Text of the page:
Writing about the years 1999-2000 was always going to be a difficult one for me. Not because there wasn’t great Drum & Bass being produced (there was), but because when I write these articles I try to fit the narrative around defining moments that shaped the history of Drum & Bass… and I couldn’t actually think of any!
In fact, Drum & Bass withdrew during this time into its own little bubble where it was almost completely ignored by everyone outside of the scene. Roni Size failed to maintain the commercial interest that had secured him the Mercury music prize in 1997, and Drum & Bass’s poster boy Goldie was busy gallivanting around James Bond movie sets. Meanwhile, a new scene on the block called ‘Speed Garage’ had come from nowhere to steal D&B’s mantle of being the default go-to scene for representing “urban cool”.
Maybe a step back from the spotlight was exactly what Drum & Bass needed; A chance for it to grow organically on its own terms once again and choose its own direction. The gauntlet had been thrown down by Ed Rush & Optical after the release of ’Wormhole’ and a new standard had been set. A handful of groups and producers stepped up to the challenge – most notably Bad Company who had burst onto the scene in 1998 with their infamous debut ‘The Nine’ which was recently voted the “greatest D&B track of all time” by readers of K-Mag. ‘The Nine’ is a crunching 2-step roller which held little commercial appeal outside of the scene, yet within Drum & Bass circles this cut hung around in nearly every DJ’s record box longer than any other, and is instantly recognisable to anyone who has had even the most fleeting dalliance with D&B over the last 15 years.
Bad Company proceeded to unleash a barrage of monstrous releases for the next couple of years including Planet Dust, The Pulse, 4 Days, and Nitrous. At the time it seemed as if they were a drum & Bass hit factory formed overnight to take the scene by storm, however three of its members already had releases on renegade Hardware (D-Bridge even had releases dating back to 1995) – but it was the chemistry between the four members as a collective that seemed to hit upon something special and ultimately secure their status as D&B’s first ‘supergroup’.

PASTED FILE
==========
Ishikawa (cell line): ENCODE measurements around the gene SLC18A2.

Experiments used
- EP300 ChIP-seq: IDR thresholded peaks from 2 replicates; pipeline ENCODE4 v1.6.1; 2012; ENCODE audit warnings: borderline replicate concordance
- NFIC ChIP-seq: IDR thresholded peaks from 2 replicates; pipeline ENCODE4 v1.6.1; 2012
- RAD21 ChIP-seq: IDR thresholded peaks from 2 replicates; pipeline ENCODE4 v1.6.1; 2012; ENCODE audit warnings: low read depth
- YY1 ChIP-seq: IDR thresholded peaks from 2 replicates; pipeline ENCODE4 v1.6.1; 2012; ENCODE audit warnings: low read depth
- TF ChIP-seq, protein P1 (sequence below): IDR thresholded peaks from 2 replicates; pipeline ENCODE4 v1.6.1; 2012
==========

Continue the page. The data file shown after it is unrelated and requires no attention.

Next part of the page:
Another production duo who hit upon a winning formula during this period was Total Science. Comprising of Q-Project and Spinback, both of whom had deep roots in the old skool, it was their own foundations that would provide them with the inspiration to spark a mini Hardcore revival which saw the likes of John B and Universal Project dusting off their Alpha Juno keyboards to bring back familiar rave-stabs and give old classics the modern re-rub. Total Science where the masters of this sound however, and it was their aptly named ‘Hardcore Will Never Die Remix’ of ‘Champion Sound’ which kickstarted the whole old skool renaissance.
Others didn’t fare so well. As the scene swung towards the darker side once more, the more lighthearted Jump-Up sound dithered as its leading protagonists failed to keep up with the new production ethic being set by the Techstep crowd. Aphrodite for example seemed to be locked in a 1997 timewarp for many years after, and as far as I’m aware, he still is. D&B during this time was harsh and uncompromising, it seemed to be saying that if you like big bold domineering sounds then there is a place for you on the dancefloor… if not then fuck off, because we’re going to do just fine anyway.